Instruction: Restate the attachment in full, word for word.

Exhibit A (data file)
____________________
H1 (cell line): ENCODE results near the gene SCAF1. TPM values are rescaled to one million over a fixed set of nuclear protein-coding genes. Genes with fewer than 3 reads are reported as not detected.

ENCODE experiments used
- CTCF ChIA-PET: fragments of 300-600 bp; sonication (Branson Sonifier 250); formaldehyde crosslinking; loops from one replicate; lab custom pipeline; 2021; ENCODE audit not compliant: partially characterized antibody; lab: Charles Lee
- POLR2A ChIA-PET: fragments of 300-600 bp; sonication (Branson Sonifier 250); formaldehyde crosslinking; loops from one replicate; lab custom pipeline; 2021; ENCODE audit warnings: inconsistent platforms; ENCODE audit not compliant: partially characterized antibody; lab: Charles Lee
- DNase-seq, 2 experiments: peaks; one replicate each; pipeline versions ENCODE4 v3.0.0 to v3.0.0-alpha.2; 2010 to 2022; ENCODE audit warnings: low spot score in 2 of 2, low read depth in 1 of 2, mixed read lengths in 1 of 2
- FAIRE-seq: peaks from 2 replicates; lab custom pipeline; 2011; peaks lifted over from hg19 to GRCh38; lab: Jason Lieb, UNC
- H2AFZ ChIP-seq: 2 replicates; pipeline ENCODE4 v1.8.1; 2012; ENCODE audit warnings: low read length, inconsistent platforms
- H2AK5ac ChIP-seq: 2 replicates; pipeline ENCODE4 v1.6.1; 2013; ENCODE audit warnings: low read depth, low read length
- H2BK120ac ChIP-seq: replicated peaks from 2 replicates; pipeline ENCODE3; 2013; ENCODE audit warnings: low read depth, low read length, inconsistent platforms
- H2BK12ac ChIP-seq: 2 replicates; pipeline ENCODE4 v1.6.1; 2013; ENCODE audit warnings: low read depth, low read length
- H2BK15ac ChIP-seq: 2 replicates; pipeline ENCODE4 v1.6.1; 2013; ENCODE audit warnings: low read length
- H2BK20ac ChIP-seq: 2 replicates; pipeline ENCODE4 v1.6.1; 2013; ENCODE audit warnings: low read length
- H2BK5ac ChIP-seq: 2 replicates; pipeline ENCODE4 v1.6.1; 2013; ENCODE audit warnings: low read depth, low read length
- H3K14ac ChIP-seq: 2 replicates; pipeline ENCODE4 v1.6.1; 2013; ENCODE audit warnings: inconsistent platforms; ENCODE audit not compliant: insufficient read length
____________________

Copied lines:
H1 (cell line): ENCODE results near the gene SCAF1. TPM values are rescaled to one million over a fixed set of nuclear protein-coding genes. Genes with fewer than 3 reads are reported as not detected.

ENCODE experiments used
- CTCF ChIA-PET: fragments of 300-600 bp; sonication (Branson Sonifier 250); formaldehyde crosslinking; loops from one replicate; lab custom pipeline; 2021; ENCODE audit not compliant: partially characterized antibody; lab: Charles Lee
- POLR2A ChIA-PET: fragments of 300-600 bp; sonication (Branson Sonifier 250); formaldehyde crosslinking; loops from one replicate; lab custom pipeline; 2021; ENCODE audit warnings: inconsistent platforms; ENCODE audit not compliant: partially characterized antibody; lab: Charles Lee
- DNase-seq, 2 experiments: peaks; one replicate each; pipeline versions ENCODE4 v3.0.0 to v3.0.0-alpha.2; 2010 to 2022; ENCODE audit warnings: low spot score in 2 of 2, low read depth in 1 of 2, mixed read lengths in 1 of 2
- FAIRE-seq: peaks from 2 replicates; lab custom pipeline; 2011; peaks lifted over from hg19 to GRCh38; lab: Jason Lieb, UNC
- H2AFZ ChIP-seq: 2 replicates; pipeline ENCODE4 v1.8.1; 2012; ENCODE audit warnings: low read length, inconsistent platforms
- H2AK5ac ChIP-seq: 2 replicates; pipeline ENCODE4 v1.6.1; 2013; ENCODE audit warnings: low read depth, low read length
- H2BK120ac ChIP-seq: replicated peaks from 2 replicates; pipeline ENCODE3; 2013; ENCODE audit warnings: low read depth, low read length, inconsistent platforms
- H2BK12ac ChIP-seq: 2 replicates; pipeline ENCODE4 v1.6.1; 2013; ENCODE audit warnings: low read depth, low read length
- H2BK15ac ChIP-seq: 2 replicates; pipeline ENCODE4 v1.6.1; 2013; ENCODE audit warnings: low read length
- H2BK20ac ChIP-seq: 2 replicates; pipeline ENCODE4 v1.6.1; 2013; ENCODE audit warnings: low read length
- H2BK5ac ChIP-seq: 2 replicates; pipeline ENCODE4 v1.6.1; 2013; ENCODE audit warnings: low read depth, low read length
- H3K14ac ChIP-seq: 2 replicates; pipeline ENCODE4 v1.6.1; 2013; ENCODE audit warnings: inconsistent platforms; ENCODE audit not compliant: insufficient read length